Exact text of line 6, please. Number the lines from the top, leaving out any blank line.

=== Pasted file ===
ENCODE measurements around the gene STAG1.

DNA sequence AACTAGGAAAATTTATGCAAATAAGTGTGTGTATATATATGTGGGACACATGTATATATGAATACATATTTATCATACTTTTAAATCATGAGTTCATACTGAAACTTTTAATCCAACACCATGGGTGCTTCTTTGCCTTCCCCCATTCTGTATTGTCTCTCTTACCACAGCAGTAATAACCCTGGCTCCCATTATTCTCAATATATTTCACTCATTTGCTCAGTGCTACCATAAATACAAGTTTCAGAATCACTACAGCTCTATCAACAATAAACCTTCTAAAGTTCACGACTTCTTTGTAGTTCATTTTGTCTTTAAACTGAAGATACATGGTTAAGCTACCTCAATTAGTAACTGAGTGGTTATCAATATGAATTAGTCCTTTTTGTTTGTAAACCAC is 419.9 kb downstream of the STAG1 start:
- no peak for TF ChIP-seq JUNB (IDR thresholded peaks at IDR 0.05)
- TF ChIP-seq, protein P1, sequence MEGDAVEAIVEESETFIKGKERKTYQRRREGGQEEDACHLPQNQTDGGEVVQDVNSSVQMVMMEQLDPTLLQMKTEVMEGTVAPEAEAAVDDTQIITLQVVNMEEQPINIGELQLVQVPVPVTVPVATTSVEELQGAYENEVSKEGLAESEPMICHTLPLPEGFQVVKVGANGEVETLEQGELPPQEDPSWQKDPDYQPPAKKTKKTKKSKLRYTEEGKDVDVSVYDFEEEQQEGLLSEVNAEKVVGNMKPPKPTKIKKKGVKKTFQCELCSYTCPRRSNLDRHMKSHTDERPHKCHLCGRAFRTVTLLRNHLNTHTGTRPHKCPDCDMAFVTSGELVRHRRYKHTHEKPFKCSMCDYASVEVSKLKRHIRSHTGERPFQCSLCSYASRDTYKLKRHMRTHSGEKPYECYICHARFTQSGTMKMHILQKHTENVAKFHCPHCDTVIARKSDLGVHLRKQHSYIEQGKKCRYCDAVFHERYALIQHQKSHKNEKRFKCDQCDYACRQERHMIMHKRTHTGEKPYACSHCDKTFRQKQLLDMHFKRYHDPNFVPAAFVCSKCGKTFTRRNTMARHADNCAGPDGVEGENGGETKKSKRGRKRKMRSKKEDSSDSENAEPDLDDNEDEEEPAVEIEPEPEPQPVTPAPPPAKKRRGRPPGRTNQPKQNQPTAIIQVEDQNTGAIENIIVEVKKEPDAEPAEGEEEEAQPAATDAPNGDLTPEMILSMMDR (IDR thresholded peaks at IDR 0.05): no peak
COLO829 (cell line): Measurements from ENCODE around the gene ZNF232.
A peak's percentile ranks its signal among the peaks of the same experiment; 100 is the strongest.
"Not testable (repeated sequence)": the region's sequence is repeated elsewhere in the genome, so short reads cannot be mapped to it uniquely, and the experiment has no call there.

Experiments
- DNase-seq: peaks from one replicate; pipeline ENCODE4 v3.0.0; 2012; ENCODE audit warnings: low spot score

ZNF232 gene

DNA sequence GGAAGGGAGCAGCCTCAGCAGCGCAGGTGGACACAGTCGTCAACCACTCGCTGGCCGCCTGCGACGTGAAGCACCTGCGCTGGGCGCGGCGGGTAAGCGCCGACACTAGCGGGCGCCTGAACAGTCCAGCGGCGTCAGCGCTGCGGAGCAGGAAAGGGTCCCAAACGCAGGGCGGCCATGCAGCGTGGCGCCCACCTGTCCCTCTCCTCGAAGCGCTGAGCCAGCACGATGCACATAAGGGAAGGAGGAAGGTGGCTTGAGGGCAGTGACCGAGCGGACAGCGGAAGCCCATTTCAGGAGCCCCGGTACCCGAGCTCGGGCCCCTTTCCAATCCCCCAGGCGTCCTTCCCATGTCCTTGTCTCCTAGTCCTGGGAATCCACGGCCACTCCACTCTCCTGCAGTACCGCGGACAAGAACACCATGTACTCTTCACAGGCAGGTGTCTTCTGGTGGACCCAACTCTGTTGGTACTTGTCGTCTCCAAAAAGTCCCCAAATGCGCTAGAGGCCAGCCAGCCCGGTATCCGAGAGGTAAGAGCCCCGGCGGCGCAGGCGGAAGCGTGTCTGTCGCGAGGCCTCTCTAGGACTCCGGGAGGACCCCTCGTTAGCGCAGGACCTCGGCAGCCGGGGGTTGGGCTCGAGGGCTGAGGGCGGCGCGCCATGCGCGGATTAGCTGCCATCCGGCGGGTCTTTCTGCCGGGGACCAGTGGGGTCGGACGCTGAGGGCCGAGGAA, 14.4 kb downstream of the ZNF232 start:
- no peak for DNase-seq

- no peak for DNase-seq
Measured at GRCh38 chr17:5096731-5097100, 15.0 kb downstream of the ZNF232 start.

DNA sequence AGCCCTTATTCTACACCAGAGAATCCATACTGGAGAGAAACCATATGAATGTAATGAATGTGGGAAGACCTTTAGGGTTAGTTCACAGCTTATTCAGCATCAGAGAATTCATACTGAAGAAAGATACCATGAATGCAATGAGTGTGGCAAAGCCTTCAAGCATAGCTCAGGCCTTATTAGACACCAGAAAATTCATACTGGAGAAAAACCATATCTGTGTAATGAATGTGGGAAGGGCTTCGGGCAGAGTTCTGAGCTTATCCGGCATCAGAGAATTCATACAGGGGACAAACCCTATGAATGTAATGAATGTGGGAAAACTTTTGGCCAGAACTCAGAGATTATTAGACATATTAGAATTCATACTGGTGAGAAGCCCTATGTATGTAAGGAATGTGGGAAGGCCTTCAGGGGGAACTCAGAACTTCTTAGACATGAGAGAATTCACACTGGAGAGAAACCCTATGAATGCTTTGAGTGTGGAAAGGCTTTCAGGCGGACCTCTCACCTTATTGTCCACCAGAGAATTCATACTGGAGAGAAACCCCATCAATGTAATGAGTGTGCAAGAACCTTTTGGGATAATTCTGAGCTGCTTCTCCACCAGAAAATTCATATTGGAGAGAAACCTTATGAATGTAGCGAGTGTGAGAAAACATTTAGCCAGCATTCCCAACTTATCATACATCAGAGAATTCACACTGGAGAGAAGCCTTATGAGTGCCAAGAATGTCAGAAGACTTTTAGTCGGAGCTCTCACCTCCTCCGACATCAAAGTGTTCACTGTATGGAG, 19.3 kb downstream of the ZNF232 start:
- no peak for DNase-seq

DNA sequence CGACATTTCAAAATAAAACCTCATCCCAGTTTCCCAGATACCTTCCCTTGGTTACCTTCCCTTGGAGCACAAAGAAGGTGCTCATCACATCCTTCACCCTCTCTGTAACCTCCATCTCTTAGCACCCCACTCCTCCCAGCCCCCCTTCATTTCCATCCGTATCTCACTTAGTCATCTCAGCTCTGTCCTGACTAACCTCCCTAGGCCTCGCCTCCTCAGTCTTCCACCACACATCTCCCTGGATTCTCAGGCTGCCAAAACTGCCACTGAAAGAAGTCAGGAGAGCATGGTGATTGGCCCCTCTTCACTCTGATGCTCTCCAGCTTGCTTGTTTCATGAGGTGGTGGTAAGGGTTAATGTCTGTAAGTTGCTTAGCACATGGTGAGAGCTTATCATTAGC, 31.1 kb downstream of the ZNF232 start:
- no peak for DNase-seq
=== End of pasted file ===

A peak's percentile ranks its signal among the peaks of the same experiment; 100 is the strongest.